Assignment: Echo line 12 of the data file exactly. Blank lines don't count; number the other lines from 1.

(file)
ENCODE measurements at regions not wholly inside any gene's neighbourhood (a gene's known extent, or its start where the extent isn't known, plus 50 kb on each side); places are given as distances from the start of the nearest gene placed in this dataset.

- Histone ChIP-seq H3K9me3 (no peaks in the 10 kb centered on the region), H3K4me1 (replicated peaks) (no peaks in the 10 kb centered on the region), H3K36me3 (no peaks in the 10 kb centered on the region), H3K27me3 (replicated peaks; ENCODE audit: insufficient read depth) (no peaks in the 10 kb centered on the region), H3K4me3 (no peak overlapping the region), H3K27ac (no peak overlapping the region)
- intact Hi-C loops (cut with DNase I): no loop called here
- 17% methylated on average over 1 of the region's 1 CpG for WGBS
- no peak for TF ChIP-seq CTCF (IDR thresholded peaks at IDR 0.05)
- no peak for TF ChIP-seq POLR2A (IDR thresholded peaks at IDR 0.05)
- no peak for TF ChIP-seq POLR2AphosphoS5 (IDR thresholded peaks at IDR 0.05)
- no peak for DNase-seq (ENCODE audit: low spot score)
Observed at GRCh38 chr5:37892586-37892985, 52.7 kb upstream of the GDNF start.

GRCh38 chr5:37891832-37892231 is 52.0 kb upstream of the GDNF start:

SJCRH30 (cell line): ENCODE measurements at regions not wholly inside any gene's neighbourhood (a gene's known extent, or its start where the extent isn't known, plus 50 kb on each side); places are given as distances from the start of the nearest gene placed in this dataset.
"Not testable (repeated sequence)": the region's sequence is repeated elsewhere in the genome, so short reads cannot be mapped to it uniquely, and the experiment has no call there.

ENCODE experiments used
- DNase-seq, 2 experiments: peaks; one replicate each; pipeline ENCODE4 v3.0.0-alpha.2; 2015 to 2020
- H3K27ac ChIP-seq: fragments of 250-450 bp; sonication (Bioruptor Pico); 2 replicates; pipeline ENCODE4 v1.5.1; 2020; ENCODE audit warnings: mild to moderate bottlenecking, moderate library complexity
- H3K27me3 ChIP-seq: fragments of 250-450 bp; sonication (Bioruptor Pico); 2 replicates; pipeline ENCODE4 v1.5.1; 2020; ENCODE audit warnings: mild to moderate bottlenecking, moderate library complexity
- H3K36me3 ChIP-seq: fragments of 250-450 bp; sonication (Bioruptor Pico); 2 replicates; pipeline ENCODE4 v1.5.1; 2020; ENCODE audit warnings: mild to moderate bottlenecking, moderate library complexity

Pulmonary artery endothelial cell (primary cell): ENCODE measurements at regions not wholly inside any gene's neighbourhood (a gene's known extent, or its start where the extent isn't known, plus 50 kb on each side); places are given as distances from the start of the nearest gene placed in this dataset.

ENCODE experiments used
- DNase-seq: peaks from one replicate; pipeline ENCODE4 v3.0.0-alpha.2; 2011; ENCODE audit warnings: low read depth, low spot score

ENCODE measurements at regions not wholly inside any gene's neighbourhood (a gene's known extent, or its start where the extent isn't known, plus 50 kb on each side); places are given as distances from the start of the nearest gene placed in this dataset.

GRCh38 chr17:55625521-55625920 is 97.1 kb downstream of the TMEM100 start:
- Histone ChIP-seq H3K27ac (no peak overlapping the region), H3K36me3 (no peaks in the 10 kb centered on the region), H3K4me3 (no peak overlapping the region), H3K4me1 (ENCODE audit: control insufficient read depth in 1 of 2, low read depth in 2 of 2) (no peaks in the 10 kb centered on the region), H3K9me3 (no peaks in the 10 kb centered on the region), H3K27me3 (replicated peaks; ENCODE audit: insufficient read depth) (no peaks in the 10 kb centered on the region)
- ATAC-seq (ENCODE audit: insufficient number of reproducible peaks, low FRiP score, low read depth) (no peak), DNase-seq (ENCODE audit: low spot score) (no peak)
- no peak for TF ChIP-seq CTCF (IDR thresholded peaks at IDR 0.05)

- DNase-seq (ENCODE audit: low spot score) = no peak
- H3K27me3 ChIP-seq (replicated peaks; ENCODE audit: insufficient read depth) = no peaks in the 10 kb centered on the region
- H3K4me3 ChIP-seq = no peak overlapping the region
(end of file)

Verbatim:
"Not testable (repeated sequence)": the region's sequence is repeated elsewhere in the genome, so short reads cannot be mapped to it uniquely, and the experiment has no call there.